Tue, Sep 25, 2012.
When I think of Nova Scotia's Ruth Minnikin, the word artist comes to mind. It's more than the usual usage of the word, in the general sense that all musicians are artists. Minnikin puts everything into her art, a creative soul who treats each song as an individual expression, each release as an exhibition of her latest works. There's love in the presentation, with the CD's in handmade packaging, individually created for you. This one comes in dark blue jean material, with an old 40's or 50's photo glued to the front, and hand-written credits inside.
Photo Album is a seven-song, 23-minute set, a mini-album or maxi-E.P., each number her own brand of haunting folk. The songs were written about her family; the stories came from her ancestry, family photographs & old letters. With her slightly off-kilter delivery, soft vocals and minor key melodies, we're never quite in the present. The feeling is more like looking at an old snapshot of mysterious people with a story we only get a bit of. But it's compelling, fascinating, like those interrupted dreams you can't quite remember, but wish so much you could.
All this is aided and abetted by a find cast of characters, some from her old band The Guthries, including Serge Samson on bass and Dale Murray on pedal steel. There's a rich colour scheme of instruments, including violin, french horn, bass clarinet, Wurlitzer and banjo. The main support, and even co-pilot duties fall to her brother Gabriel, to the extent that it's almost a duet album. He even takes the lead on his own song, the seafaring tragedy Marine Band.
That tune especially, and album closer Glory Glory, are the best examples of how the Minnikins work in and around the folk tradition. Marine Band has a classic connection to our nautical adventure music of the past, but with music and performance that is informed by modern technique. It's a time-shifting effect. Glory Glory liberally borrows the ancient hymn's words, but puts them in a campfire sing-along setting, as Ruth M. tells the true story of a family church built in P.E.I. Old, new, borrowed, and a blue cover. All carefully and lovingly made just for you.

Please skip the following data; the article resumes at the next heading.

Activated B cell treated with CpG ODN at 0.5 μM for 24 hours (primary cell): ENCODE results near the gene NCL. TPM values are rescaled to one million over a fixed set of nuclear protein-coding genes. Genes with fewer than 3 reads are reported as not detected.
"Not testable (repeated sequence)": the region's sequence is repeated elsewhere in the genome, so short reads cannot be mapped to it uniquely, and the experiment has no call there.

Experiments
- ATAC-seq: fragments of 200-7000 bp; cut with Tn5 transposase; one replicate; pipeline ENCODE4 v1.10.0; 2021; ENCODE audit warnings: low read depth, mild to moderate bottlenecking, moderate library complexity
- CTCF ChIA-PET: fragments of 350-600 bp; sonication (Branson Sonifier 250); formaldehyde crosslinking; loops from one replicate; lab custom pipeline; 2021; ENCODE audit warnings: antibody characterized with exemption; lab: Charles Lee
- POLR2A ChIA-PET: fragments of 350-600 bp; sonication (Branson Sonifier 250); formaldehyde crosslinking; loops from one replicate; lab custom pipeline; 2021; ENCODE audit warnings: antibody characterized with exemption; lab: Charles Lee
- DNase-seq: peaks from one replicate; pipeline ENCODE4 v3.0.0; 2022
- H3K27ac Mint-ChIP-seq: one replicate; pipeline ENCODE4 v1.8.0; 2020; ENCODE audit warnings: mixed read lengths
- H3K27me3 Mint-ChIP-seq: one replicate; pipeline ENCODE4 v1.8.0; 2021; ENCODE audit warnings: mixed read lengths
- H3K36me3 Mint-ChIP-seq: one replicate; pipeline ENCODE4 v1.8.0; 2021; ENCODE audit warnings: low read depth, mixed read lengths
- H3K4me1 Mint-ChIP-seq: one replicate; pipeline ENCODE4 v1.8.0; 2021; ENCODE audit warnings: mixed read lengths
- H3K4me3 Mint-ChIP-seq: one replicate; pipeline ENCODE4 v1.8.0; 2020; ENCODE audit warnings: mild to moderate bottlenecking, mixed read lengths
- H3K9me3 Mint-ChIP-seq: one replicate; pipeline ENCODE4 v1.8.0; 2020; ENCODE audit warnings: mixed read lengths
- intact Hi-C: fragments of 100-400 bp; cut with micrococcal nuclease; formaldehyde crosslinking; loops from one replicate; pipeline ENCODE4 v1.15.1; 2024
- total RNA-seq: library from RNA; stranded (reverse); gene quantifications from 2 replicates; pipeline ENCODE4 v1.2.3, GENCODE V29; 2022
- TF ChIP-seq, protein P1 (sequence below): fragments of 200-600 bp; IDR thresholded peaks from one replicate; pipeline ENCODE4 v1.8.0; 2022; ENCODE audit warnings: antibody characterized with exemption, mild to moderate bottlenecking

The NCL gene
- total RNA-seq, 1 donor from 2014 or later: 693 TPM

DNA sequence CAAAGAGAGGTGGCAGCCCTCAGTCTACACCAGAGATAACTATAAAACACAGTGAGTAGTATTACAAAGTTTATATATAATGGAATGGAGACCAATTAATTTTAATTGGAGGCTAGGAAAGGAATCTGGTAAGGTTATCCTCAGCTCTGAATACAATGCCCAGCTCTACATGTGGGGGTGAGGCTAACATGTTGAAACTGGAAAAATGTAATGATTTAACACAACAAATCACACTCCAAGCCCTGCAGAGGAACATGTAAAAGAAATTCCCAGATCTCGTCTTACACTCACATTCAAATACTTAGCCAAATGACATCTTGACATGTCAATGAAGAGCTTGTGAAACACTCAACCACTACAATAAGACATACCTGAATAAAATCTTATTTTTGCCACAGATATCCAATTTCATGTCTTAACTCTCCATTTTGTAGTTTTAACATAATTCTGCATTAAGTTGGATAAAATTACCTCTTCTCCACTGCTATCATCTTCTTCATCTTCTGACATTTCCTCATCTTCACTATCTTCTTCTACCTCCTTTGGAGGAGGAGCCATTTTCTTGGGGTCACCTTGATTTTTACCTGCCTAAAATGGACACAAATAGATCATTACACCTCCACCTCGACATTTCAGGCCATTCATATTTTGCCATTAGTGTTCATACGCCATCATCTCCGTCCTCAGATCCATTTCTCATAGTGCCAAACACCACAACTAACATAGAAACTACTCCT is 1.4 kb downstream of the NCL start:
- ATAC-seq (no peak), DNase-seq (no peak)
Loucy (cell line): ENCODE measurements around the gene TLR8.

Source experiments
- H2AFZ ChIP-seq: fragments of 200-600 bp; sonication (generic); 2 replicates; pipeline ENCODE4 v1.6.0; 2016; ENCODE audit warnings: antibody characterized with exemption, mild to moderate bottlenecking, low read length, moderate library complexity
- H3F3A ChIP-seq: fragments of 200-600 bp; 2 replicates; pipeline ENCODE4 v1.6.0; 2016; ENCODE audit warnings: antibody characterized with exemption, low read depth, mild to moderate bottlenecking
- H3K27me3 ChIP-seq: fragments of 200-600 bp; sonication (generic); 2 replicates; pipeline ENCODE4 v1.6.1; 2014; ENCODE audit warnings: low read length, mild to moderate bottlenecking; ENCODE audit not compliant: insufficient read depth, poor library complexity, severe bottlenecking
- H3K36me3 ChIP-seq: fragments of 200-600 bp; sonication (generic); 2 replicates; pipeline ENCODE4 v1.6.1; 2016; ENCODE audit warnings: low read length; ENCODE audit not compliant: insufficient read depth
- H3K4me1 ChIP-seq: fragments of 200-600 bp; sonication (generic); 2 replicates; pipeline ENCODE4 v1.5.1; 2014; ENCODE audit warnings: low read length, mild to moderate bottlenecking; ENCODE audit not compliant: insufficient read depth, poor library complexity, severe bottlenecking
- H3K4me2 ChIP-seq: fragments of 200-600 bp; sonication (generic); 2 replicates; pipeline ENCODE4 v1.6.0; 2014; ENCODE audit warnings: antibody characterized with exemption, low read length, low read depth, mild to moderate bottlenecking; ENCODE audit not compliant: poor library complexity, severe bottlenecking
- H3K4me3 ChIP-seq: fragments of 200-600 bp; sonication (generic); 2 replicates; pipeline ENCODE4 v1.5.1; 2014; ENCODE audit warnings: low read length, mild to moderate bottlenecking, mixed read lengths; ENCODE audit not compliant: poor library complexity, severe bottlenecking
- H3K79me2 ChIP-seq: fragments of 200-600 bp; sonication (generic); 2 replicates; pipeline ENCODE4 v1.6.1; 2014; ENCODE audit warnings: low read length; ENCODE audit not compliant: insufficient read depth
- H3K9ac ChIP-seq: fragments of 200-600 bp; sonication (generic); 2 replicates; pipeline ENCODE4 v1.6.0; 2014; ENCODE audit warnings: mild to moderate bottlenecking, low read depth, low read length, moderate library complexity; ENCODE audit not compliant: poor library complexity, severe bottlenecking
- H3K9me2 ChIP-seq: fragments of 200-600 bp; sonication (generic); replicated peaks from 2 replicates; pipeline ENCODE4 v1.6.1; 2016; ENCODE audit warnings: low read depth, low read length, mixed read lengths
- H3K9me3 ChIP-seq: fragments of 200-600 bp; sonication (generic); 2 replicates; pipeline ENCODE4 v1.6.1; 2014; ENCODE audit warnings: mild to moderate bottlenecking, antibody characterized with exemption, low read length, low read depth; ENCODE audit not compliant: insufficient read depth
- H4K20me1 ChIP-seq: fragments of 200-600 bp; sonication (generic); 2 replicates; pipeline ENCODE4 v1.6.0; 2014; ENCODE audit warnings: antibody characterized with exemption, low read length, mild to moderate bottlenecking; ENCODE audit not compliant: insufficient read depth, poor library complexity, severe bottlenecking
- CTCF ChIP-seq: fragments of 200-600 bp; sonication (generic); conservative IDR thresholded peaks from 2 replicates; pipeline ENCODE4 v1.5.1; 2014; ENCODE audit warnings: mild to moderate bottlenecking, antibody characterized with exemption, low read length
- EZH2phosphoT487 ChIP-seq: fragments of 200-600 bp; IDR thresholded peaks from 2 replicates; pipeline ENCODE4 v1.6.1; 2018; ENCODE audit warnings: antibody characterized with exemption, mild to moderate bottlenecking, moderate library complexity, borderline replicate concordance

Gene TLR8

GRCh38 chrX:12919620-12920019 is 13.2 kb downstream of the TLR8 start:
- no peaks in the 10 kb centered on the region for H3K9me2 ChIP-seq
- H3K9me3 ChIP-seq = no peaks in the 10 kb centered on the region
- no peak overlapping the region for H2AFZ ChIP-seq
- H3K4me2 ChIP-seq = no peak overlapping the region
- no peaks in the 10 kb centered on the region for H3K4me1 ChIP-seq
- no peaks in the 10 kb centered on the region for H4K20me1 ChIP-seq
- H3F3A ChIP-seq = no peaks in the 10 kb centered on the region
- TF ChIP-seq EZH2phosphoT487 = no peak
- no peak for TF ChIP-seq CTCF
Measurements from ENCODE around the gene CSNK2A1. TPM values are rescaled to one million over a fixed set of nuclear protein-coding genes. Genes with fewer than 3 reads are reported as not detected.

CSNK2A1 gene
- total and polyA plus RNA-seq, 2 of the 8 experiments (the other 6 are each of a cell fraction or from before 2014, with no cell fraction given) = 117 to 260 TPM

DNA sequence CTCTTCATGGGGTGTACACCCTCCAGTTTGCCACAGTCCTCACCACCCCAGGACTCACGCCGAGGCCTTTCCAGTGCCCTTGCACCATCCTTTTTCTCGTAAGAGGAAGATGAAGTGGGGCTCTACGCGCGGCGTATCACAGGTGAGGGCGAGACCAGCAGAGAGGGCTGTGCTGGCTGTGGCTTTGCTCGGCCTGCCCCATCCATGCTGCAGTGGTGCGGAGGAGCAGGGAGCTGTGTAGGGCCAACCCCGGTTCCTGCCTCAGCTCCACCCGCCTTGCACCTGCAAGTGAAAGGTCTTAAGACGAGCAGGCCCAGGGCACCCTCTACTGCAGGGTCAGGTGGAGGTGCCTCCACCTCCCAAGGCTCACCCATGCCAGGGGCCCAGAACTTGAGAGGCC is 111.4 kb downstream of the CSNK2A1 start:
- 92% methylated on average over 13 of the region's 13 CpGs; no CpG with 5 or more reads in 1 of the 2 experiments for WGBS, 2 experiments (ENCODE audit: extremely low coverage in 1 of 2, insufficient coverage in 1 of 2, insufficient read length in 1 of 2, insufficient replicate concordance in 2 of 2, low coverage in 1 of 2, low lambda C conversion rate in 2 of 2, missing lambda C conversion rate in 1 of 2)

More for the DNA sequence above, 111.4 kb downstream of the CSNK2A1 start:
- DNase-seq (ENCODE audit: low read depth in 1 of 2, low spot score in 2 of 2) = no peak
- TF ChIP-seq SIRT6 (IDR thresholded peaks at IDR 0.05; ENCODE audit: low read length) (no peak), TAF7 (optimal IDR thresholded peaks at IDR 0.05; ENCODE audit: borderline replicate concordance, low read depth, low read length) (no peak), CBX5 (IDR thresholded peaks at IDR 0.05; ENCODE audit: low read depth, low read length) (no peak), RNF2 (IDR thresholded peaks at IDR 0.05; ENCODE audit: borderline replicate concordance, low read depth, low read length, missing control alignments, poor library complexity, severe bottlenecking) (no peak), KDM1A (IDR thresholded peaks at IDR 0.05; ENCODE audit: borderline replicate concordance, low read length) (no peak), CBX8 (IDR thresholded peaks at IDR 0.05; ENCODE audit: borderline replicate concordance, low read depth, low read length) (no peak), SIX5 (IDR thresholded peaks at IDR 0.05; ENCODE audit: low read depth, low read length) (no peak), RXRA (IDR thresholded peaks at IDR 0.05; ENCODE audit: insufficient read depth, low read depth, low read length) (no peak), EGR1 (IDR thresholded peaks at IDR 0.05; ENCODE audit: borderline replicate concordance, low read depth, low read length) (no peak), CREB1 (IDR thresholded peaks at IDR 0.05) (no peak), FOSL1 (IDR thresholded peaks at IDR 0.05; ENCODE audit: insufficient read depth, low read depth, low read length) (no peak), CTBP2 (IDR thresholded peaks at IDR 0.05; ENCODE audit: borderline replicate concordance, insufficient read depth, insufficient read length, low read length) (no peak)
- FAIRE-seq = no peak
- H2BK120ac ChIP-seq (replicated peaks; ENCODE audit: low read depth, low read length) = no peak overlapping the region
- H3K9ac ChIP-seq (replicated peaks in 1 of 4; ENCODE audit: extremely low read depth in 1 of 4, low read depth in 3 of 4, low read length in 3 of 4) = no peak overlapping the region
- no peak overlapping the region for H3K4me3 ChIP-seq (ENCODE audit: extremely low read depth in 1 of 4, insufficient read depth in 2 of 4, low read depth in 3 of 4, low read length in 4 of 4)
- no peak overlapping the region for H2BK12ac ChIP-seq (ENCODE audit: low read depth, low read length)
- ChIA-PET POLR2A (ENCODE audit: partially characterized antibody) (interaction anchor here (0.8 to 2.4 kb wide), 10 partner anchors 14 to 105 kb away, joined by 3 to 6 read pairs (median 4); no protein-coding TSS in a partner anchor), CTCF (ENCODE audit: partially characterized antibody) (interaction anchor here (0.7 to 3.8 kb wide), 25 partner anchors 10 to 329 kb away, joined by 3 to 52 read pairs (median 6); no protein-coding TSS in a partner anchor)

Saint John folk duo Tomato/Tomato lead the way in this year's nominations for Music New Brunswick awards. The husband-and-wife team has grabbed six nominations, including those for Album of the Year, Group Recording of the Year and Song of the... more »
The Harvest Jazz and Blues Festival is well-known for introducing new, exciting acts to the East Coast that wouldn't normally tour in this area. They might be from Los Angeles or New Orleans, or some of the best Canadian groups... more »
As the Harvest Jazz and Blues Festival celebrates its 25th year, several favourite acts from the past have been invited back, including some that haven't been around for quite awhile. Even though he lives in Montreal, this year's Juno Award-winning... more »
It was a Harvest show that went down as a classic for the people crowding in the Blues tent in 2011. Levon Helm and his great big 13-piece band rolled into Fredericton for the jazz and blues festival, and stole... more »
Bob Mersereau has been covering music, and the East Coast Music Scene since 1985 for CBC. He's a veteran scene-maker at the ECMA's, knows where the best shows and right parties are happening, and more importantly, has survived to tell the tales. His weekly East Coast music column is heard on Shift on Radio 1 in New Brunswick each Wednesday at 4'45. He's also the author of two national best-selling books, The Top 100 Canadian Albums (2007) and The Top 100 Canadian Singles (2010).